These are the kinds of “inconvenient truths” that get climate sceptics animated and their detractors twitchy. Of all the deviations and incongruities lit upon, though, the early 21st Century temperature standstill alluded to by Yu and in the “Climategate” emails is perhaps the most inconvenient to those demanding drastic action to stop rising temperatures. As confirmed, begrudgingly perhaps, in numerous peer-reviewed studies, including data sets produced by the British Met Office and the Berkeley University Earth Surface Temperature project (BEST) – albeit the latter stands accused by one of its own team of trying to cover up its findings – mean global temperatures stood still between 1998 and at least 2009. All of which means that the basis for global warming over the last 100 years is predicated on just two warming spells: pre-1940 and 1975-98. In-between times, carbon dioxide emissions were still on the rise, but temperatures were not.
Few disagree that there has been an overall warming – in the region of 1 C at most since 1850. But according to John Christy there is no universal agreement as to the quantitative magnitude of AGW relative to other factors.
“There are many studies which show that the climate system is not very sensitive to CO2,” he says. “Mine for example have shown far less warming than predicted by the models, a pattern of warming that is inconsistent with model projection and regional trends that are not outside the range of natural variability.
“In terms of global temperature trends, we now have a third of a century of bulk atmospheric temperatures showing a modest 0.13 C per decade rate of rise – less than half that predicted by climate models. In the past 15 years the trend has been close to zero – the period in which warming was expected to have its fastest rate due to the enhanced greenhouse effect.
Others point to evidence that while some glaciers may be in retreat, others are not: there has been melting on the West Antarctic ice sheet, for example, but some studies show icepacks on the rest of the continent – the other 90 per cent of it – are growing. And others yet pour cold water on the panic over rising sea levels. According to Nils-Axel Morner, the retired former head of the International Union for Quaternary Research, sea levels have been oscillating close to their present level for the last three centuries.
“Sea level has been rising for thousands of years and continues at about 1 inch per decade,” is Christy’s assessment. “Since during the last warm interglacial period, 130,000 years ago, the sea level reached about five metres higher than today, you should expect present sea level to continue to rise until the next ice age.”
Meanwhile, some sceptics flatly dismiss the notion of man-made global warming altogether. In an email interview, octogenarian Japanese geophysicist Syun-Ichi Akasofu, who was founding director of the International Arctic Research Center at the University of Alaska Fairbanks, says data on sea level changes, glacier retreat, sea ice retreat, ice cores, tree-rings and changes in cosmic-ray intensity indicate simply that the planet is still recovering from what is termed the Little Ice Age, a period of cooling and increased glaciation following the Medieval Warm Period and beginning in about 1550.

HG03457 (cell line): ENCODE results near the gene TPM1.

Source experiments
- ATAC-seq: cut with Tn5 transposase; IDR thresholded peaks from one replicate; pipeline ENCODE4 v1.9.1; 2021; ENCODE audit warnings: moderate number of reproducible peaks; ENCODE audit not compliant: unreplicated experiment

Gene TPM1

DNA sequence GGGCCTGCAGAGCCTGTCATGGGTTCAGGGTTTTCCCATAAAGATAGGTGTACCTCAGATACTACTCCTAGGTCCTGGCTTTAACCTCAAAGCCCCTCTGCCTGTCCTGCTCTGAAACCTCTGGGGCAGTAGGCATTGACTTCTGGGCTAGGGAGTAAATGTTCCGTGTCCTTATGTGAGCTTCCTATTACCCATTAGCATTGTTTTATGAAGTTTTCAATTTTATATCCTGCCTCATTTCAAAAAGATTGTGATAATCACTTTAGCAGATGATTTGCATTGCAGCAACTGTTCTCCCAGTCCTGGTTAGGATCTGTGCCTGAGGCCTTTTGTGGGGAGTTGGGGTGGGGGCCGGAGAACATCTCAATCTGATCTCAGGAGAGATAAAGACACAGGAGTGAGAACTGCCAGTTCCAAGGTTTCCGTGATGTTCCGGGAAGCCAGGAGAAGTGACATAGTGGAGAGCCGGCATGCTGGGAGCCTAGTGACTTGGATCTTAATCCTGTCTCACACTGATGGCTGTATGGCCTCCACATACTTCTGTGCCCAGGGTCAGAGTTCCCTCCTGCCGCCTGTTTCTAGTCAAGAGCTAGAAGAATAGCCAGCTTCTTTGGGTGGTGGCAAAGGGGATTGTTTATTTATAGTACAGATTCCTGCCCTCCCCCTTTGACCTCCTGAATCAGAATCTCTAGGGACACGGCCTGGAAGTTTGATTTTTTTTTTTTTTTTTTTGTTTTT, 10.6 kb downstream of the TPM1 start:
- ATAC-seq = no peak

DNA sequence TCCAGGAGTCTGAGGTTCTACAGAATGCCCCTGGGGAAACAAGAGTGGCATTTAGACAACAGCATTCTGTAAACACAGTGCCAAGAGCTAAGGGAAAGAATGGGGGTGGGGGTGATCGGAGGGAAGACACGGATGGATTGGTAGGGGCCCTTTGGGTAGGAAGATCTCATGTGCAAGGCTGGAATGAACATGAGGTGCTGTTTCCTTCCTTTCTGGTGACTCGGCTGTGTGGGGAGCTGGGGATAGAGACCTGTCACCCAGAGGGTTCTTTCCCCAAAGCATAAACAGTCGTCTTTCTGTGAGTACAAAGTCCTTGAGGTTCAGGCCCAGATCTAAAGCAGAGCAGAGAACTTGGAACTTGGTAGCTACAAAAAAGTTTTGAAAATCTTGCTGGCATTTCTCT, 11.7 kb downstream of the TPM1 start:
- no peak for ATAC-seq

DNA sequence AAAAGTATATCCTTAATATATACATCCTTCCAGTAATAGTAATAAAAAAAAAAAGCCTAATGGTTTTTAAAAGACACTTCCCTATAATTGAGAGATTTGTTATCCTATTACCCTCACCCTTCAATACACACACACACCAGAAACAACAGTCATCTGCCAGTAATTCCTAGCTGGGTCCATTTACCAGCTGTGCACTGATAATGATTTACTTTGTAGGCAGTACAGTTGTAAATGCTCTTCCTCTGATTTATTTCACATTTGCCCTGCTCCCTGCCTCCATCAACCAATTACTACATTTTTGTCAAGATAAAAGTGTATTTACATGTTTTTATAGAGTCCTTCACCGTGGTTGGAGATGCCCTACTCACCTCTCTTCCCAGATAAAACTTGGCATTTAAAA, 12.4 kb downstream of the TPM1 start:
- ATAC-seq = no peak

“The recovery has proceeded continuously, roughly in a linear manner, from 1800-1850 to the present,” he writes, adding that “cosmic-ray intensity data show that solar activity was related to both the Little Ice Age and recovery from it. It peaked in 1940 and 2000, causing the halting of warming temporarily after 2000. These changes are natural changes.”
WHEN applied to climate change, the precautionary principle – that we should assume the worst-case scenario is a possibility and act accordingly – has the ring of logic to it. But what if, as seems likely, the world simply finds it impossible to reduce its overall dependence on carbon dioxide-emitting fuels within the time frame being urged?
The EU has been making noises about reducing its emissions by 80-90 per cent of their 1990 levels by 2050. Such costly masochism sounds all well and good, but the world’s economic development – an energy-intensive process – will demand a large amount of outsourcing of production elsewhere. This being the case, might it be better to do nothing? And if not, then what?
“Numerous calculations show that the impacts of these severe energy-suppression measures would be too small to measure on the climate, but easy to measure in economic harm,” Christy says. “Thus in a simple cost to benefit study, we find large costs, but no benefits for carbon dioxide reductions.
“The precautionary principle is a false perspective … This higher cost reduces the standard of living, thus reducing the health, prosperity and opportunity for [most] people – unless you are fortunate to be in a specific subsidised industry that government decides with tax payer money to support.”